What’s New On The Bookshelves? December 2015 Edition

by | 10. Dec 2015




by Philip Jodidio

Hardcover: 96 pages
Publisher: Taschen (December 30, 2015)

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Understated excellence: The architect of the extraordinary ordinary. From Berlin to Beirut, David Chipperfield (born 1953) aspires to an architecture founded on collaboration, ideas, and excellence. His buildings are intended as physically immediate spaces in which a sort of ordinariness becomes remarkable, and by which the individual structure co-exists with broader concepts of city building. Chipperfield”s vision has driven major projects around the globe, from the famed rebuilding of the Neues Museum in Berlin, Germany to the Amorepacific Headquarters in Seoul. His architec­tural practice has won many international competitions and numerous awards and citations for design excellence. In vivid images and accessible texts, this book covers Chipperfield”s most striking projects to introduce the architect suspicious of ôstarchitecture, but nevertheless a global star on the architecture stage.



Polychromie architecturale: Le Corbusier’s color keyboards from 1931 – 1959

by Arthur Ruegg

Hardcover: 192 pages
Publisher: Birkhauser (December 11, 2015)

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Le Corbusier designed two colour collections for the Salubra wallpaper company: the “Clavier de couleurs” of 1931, with 43 colours, and the 1959 collection, with 20. Not content with the mere colour selection, drawn from his experience as an architect and painter, he also organised the tones on 12 sample cards in such a manner that, by using a slider, three to five colours could be varyingly isolated or combined. Each card contained a different colour scheme intended, when applied, to create a particular spatial effect. This would become not only a useful tool but also a kind of testament to purist colour theory, an essential reference and a valuable instrument for all those who deal with colour in theory and practice. Arthur Rüegg, emeritus professor at ETH Zürich, explores the significance of the Salubra collections for the history of modern architecture, and in the epilogue to this third edition collates the research findings of the last twenty years. The second volume contains 13 colour plates with the 63 colours and four separate sliders; the third volume consists of 63 full-page colour sample sheets. All the colours are screen-printed; the colour plates are glued by hand.


Reading Structures: 39 Projects and Built Works

By Guy Nordenson

Hardcover: 376 pages
Publisher: Lars Muller Publishers (December 2015)

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This monograph presents 39 complex structures by the Princeton University professor and structural engineer Guy Nordenson. The body of work, developed with architects and artists including Raimund Abraham, Henry N. Cobb, Steven Holl, Michael Maltzan, Richard Meier, SANAA, and many others, reveals Nordenson’s unique contributions to a progressive collaborative design process as both engineer and designer. The structures in this volume span twenty-eight years, from his early work with Paul Weidlinger, to his formation of the New York office of Ove Arup & Partners, through the first 13 years since the 1998 establishment of his current independent practice, Guy Nordenson and Associates.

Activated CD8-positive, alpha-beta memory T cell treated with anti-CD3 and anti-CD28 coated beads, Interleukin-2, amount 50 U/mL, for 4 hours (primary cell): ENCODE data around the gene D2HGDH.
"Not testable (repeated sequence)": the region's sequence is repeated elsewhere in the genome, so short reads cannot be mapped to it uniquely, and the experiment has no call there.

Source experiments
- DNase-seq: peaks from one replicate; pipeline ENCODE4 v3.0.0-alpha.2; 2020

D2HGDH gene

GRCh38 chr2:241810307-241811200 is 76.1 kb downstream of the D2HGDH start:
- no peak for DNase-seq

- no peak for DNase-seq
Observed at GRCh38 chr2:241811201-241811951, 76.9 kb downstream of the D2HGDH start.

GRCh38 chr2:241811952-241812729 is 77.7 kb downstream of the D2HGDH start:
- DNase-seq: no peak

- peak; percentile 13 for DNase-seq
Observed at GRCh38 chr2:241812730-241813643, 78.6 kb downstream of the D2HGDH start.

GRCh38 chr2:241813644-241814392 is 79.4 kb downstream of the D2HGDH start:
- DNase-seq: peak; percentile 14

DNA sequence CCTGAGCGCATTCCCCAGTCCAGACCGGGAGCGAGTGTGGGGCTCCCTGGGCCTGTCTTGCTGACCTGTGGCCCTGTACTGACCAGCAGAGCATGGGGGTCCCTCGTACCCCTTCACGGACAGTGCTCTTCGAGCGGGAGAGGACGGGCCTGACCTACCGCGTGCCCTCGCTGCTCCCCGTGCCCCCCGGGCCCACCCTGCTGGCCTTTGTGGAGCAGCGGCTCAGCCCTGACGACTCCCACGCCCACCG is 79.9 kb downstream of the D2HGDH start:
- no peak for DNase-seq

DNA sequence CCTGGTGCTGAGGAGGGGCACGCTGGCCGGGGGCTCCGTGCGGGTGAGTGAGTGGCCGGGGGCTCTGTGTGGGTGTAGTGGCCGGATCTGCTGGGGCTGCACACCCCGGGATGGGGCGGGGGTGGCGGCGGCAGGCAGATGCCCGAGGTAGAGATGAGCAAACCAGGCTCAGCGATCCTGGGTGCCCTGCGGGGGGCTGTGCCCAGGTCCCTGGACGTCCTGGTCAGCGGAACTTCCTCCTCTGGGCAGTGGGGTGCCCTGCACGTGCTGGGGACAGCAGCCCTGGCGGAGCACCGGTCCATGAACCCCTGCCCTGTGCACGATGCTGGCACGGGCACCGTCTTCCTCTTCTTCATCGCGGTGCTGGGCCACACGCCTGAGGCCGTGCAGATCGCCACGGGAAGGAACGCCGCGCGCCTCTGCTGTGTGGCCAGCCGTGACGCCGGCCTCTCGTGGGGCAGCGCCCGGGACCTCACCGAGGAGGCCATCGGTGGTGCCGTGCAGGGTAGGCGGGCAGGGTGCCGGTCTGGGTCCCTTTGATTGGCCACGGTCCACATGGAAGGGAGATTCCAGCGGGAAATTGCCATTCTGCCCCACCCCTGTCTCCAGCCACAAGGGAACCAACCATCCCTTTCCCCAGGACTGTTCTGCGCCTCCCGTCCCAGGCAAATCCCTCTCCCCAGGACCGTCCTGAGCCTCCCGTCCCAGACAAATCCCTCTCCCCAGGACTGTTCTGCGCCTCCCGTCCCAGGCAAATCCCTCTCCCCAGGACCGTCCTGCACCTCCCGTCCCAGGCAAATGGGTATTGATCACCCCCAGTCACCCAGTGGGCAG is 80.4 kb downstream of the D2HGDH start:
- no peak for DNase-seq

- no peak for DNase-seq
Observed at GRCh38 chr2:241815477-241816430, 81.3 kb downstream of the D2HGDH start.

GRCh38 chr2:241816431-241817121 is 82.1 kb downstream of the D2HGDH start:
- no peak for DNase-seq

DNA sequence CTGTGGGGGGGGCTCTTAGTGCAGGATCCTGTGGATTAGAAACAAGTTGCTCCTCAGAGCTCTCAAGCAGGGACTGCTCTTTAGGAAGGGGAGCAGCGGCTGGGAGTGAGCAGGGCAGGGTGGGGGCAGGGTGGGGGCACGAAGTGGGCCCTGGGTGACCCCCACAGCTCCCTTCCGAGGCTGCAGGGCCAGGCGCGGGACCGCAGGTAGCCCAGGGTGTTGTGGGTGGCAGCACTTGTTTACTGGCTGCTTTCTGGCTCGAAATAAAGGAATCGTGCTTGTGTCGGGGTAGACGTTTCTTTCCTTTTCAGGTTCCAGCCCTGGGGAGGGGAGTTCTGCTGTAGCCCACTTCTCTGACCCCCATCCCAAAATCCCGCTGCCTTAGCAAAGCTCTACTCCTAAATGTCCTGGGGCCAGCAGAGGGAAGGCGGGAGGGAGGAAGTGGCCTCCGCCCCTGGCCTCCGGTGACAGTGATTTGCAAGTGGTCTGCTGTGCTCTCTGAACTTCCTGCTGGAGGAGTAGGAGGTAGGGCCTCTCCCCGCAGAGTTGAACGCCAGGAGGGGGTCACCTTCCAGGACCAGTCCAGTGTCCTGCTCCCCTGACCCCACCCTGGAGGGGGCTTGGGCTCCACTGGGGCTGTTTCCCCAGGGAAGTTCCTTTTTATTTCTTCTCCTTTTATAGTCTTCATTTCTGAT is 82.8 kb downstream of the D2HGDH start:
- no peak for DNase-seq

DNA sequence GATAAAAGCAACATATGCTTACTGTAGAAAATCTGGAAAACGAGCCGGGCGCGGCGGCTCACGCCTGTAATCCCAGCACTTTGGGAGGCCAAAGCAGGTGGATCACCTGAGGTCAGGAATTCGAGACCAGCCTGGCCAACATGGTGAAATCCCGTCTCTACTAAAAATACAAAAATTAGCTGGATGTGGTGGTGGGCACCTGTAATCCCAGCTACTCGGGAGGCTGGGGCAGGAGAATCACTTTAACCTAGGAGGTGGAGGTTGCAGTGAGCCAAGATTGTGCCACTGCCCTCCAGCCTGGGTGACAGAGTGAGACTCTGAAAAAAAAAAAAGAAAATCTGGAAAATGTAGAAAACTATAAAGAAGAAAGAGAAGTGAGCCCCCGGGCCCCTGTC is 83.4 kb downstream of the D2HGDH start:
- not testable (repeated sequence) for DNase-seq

The volume is organized around three thematic sections: Engineering Ephemera, Simply Supported, and Building History. It includes Nordenson’s essays on these themes, as well as his individual project descriptions chronicling the vision and challenges of each. Barry Bergdoll, architectural historian, curator, and critic, provides an introduction.


Space, Hope, and Brutalism

By Elain Harwood

Hardcover: 736 pages
Publisher: Paul Mellon Centre BA (November 17, 2015)

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This is the first major book to study English architecture between 1945 and 1975 in its entirety. Challenging previous scholarship on the subject and uncovering vast amounts of new material at the boundaries between architectural and social history, Elain Harwood structures the book around building types to reveal why the architecture takes the form it does. Buildings of all budgets and styles are examined, from major universities to the modest café. The book is illustrated with stunning new photography that reveals the logic, aspirations, and beauty of hundreds of buildings throughout England, at the point where many are disappearing or are being mutilated.

Space, Hope, and Brutalism offers a convincing and lively overview of a subject and period that fascinates younger scholars and appeals to those who were witnesses to this history.

The Urbanism of Frank Lloyd Wright

by Neil Levine

Hardcover: 464 pages
Publisher: Princeton University Press (1 Dec. 2015)

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This is the first book devoted to Frank Lloyd Wright’s designs for remaking the modern city. Stunningly comprehensive, The Urbanism of Frank Lloyd Wright presents a radically new interpretation of the architect’s work and offers new and important perspectives on the history of modernism. Neil Levine places Wright’s projects, produced over more than fifty years, within their historical, cultural, and physical contexts, while relating them to the theory and practice of urbanism as it evolved over the twentieth century.

Lavishly illustrated with drawings, plans, maps, and photographs, this book features the first extensive new photography of materials from the Frank Lloyd Wright Foundation Archives. The Urbanism of Frank Lloyd Wright will serve as one of the most important books on the architect for years to come.